Knitted Lace Edging from the Encyclopedia of Needlework

October 6, 2012 at 3:19 pm | Posted in Knitting | 3 Comments
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I’ve been on the lookout for a nice lace edging knit sideways to use for a shawl. My first approach was to look through historical needlework books, and I found something nice in my old standby, the Encyclopedia of Needlework:

The instructions, as common in those old books, are pretty wordy, though:

Cast on 11 stitches.

1st needle—1 chain, knit 1 from behind, over, knit 1, over, slip 1, knit 1, pull slipped stitch over, over, slip 1, knit 1, pull slipped stitch over, over, slip 1, knit 1, pull slipped stitch over, knit 1, 1 chain.

The 2nd, 4th, 6th, 8th, 10th, 12th, 14th, and 16th needle, purled.

3rd needle—1 chain, knit 1 from behind, over, knit 3, over, slip 1, knit 1, pull slipped stitch over, over, slip 1, knit 1, pull slipped stitch over, over, slip 1, knit 1, pull slipped stitch over, 1 chain.

5th needle—1 chain, knit 1 from behind, over, knit 5, over, slip 1, knit 1, pull slipped stitch over, over, slip 1, knit 1, pull slipped stitch over, knit 1, 1 chain.

7th needle—1 chain, knit 1 from behind, over, knit 7, over, slip 1, knit 1, pull slipped stitch over, over, slip 1, knit 1, pull slipped stitch over, 1 chain.

9th needle—1 chain, slip 1, knit 1, pull slipped stitch over, over, slip 1, knit 1, pull slipped stitch over, knit 3, knit 2 together, over, knit 2 together, over, knit 2, 1 chain.

11th needle—1 chain, slip 1, knit 1, pull slipped stitch over, over, slip 1, knit 1, pull slipped stitch over, knit 1, knit 2 together, over, knit 2 together, over, knit 2 together, over, knit 1, 1 chain.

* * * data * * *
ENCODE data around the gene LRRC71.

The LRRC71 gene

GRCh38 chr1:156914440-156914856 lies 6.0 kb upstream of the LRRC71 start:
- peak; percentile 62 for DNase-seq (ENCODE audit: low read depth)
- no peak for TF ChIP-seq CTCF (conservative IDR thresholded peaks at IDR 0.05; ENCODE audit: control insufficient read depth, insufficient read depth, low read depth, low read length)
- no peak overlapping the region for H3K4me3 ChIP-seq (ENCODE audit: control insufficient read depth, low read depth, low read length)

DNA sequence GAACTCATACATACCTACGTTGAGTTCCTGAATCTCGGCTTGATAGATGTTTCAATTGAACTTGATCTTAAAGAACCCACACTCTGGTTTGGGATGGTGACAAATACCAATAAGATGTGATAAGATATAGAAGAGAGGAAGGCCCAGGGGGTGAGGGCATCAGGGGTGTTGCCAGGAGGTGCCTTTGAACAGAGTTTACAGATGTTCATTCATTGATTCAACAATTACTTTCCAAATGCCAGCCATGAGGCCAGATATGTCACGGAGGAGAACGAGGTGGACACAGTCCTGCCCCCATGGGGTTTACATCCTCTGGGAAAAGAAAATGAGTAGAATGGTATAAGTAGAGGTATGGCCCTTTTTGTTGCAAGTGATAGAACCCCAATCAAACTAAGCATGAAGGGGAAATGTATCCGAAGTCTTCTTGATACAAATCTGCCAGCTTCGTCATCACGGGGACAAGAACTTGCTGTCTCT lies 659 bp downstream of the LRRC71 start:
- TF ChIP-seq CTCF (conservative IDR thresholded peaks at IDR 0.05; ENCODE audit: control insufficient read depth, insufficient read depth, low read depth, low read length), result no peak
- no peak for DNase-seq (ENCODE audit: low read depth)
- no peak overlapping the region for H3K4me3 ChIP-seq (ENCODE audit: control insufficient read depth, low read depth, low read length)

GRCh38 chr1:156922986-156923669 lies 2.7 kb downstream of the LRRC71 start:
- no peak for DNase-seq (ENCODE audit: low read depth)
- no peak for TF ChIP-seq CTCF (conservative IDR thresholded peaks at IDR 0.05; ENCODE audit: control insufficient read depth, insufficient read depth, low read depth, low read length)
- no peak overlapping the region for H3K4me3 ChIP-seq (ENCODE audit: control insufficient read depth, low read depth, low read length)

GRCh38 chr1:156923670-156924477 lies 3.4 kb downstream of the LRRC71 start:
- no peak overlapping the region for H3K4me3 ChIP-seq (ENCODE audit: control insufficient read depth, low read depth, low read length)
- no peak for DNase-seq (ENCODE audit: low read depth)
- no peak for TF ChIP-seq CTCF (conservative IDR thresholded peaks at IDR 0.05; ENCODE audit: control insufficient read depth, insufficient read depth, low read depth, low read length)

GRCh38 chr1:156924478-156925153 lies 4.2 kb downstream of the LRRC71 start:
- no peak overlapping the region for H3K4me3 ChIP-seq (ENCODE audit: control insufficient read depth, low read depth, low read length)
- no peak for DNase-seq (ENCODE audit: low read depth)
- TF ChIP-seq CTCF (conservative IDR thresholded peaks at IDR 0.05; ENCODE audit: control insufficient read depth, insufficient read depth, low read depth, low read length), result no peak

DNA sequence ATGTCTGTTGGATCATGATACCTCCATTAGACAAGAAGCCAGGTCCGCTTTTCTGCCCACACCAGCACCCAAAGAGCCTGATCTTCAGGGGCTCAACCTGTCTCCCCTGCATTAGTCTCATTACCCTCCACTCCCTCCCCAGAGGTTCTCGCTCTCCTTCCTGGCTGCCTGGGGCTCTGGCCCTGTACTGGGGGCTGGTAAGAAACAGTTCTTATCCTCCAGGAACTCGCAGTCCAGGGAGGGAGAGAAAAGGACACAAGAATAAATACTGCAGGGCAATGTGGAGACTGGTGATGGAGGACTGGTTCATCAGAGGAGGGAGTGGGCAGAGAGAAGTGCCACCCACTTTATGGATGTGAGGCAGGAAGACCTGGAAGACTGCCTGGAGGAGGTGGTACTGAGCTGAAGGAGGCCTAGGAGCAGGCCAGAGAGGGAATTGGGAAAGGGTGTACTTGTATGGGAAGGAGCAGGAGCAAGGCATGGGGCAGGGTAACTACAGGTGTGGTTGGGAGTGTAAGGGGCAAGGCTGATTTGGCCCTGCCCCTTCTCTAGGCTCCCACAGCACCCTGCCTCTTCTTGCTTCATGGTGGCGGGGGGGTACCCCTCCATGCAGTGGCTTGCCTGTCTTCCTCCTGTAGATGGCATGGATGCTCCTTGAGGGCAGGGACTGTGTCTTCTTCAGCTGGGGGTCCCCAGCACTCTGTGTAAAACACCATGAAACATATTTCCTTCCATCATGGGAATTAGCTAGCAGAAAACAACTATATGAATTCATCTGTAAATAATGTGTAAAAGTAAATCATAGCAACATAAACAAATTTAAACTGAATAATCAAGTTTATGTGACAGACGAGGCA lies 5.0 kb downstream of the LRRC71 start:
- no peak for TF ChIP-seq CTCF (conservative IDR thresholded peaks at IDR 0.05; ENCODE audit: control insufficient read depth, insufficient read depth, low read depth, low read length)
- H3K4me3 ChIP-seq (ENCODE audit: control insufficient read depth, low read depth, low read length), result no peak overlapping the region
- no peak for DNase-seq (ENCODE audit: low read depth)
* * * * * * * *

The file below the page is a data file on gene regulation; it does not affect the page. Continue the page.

13th needle—1 chain, slip 1, knit 1, pull slipped stitch over, over, knit 3 together, over, knit 2 together, over, knit 2 together, over, knit 2, 1 chain.

15th needle—1 chain, slip 1, knit 1, pull slipped stitch over, knit 1, knit 2 together, over, knit 2 together, over, knit 1, 1 chain.

Repeat from the first needle.

So, first order of the day: draw a proper chart.

Looks easy enough, and so I made a sample using this chart:

Yup, fits pretty well with what’s on the picture above. There was one thing that in my opinion made things less than optimal, which was the ssk starting rows 9 to 15. So I moved that one in one stitch, and started those rows with a slip stitch as well. Here’s the adjusted chart:

I’m currently using this chart and a mirrored version to create a lacy shawl, but that’s for another day to write about, when there’s actually something to see.

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3 Comments »

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  1. Very pretty! This would be a fitting post to note on the thread on the Antique Pattern Library group at Yahoo about how people are using Antique Patterns. I wouldn’t have seen edging and jumped to shawl myself, at least not right away!

  2. Nicely done! Your observation on the ssk is spot on. The old way of working S1, K1, PSSO is a little bit easier to work on an edge than SSK, but the look of SSK is better, and moving it one in like you did improves visual balance, too.

    I’ve found lots of these old patterns are improved with a bit of tweaking – substituting appropriately leaning decreases for universally used K2tog units, or removing or moving some stitches to clarify line. Even early graphed patterns (as opposed to wordy prose ones) often need a bit of tightening up.

    Your shawl is sure to be killer! Please post pix as you go. -K.

    • For me the only deciding difference between S1, K1, PSSO and SSK is in which language I’m writing, since the first is still the standard left leaning decrease in German knitting patterns. So I mentally translate both versions to SSK when knitting, since I find that faster to work, and will usually use the standard version for the language in question when writing up a pattern.
      Knitting a decrease right at the beginning or end of the row just feels just wrong to me, so I try to avoid that in general.


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